self.
Many famous audiences in music
capitals of the world have listened
to the Hayes' art. Packed audi-
ences have greeted this son of ex-
slaves wherever he has been sched-
uled for a coheert. Royalt of Eng-
land, Spain, and Holland have
been numbered among his listen-
ers. Editorials, magazines, books,
and special articles have paid trib-
ute to him. In fact, the famed
negro has enjoyed unusual success.
The program for his perfor-
mance tonight includes Beethov-
en's, "Adelaide," Schubert's "Die
Krahe," "DieNebensonnen,"' and
"Wobin," "Rachmaninofft," "Songs
of Georgia," and four specially se-
lected negro spirituals.
MARSHALL FOCH -
STILL IN DANGER
(By Assocate Prs )
PARIS, Jan. 17.-A slight im-
provement in the condition of
Marshal Ferdinand Foch was
noted by his four physicians this
evening at the conclusion of the
fourth day of his illness.

JM.L111UHALb I V.~ /11V1 X11 Y
being in the form of "Napoelon,"
which he very seldom used, and the
remaining three being in the fa-
miliar form of "N" "Nap."
There are two autographs each
of Berthier, Lannes, Lauriston,
Maret, Marmont, Massena, Murat,
Soult, and Suchet. These are the
signatures of the most famous of
the generals, marshalls, and cabi-
(net members.
There are many letters of excep-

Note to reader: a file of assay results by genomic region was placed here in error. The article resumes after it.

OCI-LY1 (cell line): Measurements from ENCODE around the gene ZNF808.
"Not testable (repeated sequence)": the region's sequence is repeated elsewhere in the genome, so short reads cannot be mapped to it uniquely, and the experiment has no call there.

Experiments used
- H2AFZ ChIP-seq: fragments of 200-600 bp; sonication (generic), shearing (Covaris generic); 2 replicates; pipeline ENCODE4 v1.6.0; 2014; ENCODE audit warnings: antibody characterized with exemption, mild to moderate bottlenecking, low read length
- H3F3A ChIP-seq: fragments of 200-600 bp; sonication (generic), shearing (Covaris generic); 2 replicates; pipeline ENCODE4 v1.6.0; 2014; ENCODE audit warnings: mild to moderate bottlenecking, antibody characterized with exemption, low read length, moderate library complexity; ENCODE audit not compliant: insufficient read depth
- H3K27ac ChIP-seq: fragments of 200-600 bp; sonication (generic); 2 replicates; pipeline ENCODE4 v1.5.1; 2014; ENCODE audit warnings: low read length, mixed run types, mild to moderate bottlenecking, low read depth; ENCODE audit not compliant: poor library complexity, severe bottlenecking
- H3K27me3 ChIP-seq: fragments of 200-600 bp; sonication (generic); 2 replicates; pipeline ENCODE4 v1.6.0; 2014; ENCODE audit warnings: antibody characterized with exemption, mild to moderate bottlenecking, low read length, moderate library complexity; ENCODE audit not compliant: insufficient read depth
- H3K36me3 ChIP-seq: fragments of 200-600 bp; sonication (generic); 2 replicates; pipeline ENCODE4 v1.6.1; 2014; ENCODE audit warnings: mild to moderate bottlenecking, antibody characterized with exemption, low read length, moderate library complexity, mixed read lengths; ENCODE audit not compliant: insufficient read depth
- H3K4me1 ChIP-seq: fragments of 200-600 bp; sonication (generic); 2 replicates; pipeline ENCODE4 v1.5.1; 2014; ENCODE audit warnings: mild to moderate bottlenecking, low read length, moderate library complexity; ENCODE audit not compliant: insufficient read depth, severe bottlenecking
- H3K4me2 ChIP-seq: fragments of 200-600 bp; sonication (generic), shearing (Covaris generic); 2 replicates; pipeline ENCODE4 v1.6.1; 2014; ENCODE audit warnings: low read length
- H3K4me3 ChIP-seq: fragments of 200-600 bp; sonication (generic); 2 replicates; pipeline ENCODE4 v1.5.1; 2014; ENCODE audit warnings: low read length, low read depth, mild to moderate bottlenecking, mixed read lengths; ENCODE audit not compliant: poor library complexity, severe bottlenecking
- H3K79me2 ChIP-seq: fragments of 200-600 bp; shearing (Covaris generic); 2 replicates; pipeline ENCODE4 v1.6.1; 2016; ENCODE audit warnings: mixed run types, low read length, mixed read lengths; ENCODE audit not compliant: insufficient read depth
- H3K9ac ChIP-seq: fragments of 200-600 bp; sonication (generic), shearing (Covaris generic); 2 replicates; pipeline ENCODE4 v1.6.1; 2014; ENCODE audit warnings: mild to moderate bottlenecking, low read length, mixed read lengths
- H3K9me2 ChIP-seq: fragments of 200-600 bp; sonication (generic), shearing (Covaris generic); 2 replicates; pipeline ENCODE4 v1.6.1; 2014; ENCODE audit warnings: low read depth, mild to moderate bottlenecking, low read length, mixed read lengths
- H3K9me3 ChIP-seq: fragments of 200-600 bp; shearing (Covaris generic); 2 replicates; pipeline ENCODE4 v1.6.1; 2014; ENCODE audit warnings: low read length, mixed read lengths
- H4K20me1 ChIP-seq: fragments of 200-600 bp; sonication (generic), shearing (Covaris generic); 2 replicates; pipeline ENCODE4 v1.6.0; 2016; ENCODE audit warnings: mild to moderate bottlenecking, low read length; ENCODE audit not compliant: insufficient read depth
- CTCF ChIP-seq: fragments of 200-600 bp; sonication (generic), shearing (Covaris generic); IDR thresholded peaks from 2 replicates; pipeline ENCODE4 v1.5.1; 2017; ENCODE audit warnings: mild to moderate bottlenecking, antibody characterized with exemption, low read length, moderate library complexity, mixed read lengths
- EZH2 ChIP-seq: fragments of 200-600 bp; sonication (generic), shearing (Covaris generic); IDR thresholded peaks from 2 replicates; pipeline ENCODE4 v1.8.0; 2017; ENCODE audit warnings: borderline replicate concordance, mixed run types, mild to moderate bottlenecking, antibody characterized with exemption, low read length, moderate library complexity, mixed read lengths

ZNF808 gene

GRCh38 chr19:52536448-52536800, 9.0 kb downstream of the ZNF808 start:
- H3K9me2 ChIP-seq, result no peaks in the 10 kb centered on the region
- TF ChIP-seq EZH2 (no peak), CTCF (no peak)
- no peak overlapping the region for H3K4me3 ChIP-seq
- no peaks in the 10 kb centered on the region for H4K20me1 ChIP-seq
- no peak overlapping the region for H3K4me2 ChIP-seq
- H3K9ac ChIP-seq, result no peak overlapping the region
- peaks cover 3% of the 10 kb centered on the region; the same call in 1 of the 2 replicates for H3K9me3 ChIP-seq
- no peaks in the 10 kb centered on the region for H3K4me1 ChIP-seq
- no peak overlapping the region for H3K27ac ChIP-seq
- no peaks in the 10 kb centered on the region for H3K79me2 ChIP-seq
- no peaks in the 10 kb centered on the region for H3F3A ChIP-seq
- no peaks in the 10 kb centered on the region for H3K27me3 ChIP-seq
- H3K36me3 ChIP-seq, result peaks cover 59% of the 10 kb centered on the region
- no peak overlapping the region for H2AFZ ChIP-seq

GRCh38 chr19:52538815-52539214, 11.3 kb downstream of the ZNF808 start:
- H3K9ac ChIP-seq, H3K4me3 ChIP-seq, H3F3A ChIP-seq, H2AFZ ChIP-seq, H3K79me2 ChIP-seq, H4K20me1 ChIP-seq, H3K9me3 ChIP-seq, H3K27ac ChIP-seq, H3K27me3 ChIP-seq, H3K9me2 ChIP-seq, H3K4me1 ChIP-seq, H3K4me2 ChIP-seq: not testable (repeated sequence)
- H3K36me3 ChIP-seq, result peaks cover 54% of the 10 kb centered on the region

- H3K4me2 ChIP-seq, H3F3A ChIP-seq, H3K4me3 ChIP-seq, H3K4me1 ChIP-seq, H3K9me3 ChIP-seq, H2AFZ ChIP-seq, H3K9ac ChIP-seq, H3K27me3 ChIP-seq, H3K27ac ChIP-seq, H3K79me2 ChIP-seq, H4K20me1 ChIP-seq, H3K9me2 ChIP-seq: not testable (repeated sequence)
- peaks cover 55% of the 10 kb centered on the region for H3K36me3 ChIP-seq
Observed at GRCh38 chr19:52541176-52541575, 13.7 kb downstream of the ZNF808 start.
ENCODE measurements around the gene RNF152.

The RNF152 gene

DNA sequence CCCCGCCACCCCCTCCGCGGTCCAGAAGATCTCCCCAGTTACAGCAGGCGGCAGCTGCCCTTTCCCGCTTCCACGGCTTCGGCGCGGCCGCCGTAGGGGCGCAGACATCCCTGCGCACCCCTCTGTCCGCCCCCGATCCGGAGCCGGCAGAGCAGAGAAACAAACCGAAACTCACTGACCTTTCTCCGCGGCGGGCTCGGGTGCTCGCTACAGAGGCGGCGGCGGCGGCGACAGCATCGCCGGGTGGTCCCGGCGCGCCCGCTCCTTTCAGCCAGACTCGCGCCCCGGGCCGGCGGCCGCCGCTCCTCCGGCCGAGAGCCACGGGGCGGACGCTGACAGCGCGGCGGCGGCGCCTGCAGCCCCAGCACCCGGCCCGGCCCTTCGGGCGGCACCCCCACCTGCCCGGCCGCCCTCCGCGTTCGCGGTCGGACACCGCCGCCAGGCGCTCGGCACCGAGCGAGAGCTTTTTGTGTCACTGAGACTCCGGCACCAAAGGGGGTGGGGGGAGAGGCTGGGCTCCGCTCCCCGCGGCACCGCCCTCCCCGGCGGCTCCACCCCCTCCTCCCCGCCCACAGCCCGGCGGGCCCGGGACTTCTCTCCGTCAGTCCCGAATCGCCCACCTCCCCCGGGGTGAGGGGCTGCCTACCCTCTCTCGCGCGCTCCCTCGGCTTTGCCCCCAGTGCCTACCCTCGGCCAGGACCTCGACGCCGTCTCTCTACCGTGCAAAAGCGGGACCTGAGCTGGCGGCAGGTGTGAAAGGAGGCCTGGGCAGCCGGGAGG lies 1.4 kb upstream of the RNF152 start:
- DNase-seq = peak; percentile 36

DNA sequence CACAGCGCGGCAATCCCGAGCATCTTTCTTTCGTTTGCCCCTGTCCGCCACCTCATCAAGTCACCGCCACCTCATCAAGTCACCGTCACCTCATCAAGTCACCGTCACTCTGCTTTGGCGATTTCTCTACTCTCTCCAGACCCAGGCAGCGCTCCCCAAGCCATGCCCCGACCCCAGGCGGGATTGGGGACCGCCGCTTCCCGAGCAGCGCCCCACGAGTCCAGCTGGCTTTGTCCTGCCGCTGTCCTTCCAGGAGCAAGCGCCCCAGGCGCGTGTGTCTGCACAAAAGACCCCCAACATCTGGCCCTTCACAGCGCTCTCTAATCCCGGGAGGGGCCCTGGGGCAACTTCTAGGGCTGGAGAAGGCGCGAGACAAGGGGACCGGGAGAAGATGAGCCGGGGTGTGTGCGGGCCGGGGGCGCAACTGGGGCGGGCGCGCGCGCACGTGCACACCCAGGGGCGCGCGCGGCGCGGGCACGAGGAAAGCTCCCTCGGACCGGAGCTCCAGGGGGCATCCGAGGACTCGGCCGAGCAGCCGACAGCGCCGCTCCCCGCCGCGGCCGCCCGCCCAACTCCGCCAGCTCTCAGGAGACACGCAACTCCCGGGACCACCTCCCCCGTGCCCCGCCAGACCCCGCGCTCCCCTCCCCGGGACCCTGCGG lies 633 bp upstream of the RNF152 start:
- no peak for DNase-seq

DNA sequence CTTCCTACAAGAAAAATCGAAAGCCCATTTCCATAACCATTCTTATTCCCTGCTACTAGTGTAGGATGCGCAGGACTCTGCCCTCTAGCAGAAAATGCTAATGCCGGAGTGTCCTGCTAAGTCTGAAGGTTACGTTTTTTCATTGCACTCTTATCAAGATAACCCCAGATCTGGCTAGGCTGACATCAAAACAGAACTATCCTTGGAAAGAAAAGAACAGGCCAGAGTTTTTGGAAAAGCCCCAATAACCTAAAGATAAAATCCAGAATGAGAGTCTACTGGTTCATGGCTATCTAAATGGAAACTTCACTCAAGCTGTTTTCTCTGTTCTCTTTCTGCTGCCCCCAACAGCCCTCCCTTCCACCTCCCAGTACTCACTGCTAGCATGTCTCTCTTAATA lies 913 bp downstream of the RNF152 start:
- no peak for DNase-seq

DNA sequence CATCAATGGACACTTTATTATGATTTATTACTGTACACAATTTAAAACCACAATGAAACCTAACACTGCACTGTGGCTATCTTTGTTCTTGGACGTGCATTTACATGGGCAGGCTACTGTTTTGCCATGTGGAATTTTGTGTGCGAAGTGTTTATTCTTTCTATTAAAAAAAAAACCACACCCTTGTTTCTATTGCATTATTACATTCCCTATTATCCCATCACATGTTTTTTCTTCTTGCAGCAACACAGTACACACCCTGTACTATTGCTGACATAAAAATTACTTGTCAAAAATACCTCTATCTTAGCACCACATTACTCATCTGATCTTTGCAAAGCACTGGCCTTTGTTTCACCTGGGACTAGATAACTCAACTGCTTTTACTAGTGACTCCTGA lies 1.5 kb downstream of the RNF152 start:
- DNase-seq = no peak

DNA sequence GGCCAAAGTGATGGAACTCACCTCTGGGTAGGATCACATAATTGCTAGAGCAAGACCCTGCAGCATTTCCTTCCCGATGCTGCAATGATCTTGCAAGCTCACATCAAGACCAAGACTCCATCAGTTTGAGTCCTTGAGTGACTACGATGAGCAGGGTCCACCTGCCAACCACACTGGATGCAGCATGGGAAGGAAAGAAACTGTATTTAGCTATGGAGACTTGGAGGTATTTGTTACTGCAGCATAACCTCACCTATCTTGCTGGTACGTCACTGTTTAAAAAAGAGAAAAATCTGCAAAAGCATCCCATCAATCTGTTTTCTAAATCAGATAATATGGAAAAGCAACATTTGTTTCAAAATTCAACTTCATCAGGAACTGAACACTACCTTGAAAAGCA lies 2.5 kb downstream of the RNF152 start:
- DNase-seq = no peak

tional interest. A letter from Mar-
shall Davout is signed as "Prince
of Eckmuhl," and directed to the
Emperor himself contains a nota-
tion upon its face signed by
Napoleon. While Marshall MuratI
was King of Naples he signed a
letter in the form "Joachim Napo-
leon," which he used as his title
while king. The letter is a per-
sonal letter to Cardinal Fesch, who
was the uncle of Napoleon, and also
of Caroline Napoleon, Murat's wife.
In 1811 Maret, then the Minister
of Foreign Affairs, sent out a cir-
cular letter to the French Consuls
in various parts of the world asking1
them to invite the competition of'
inventors with reference to im-
proved methods of spinning cotton.
This collection contains the letter
which was sent to the New York
consul. It displays Napoleon's
great interest in industrial affairs.
EDISON RESUME'S WORK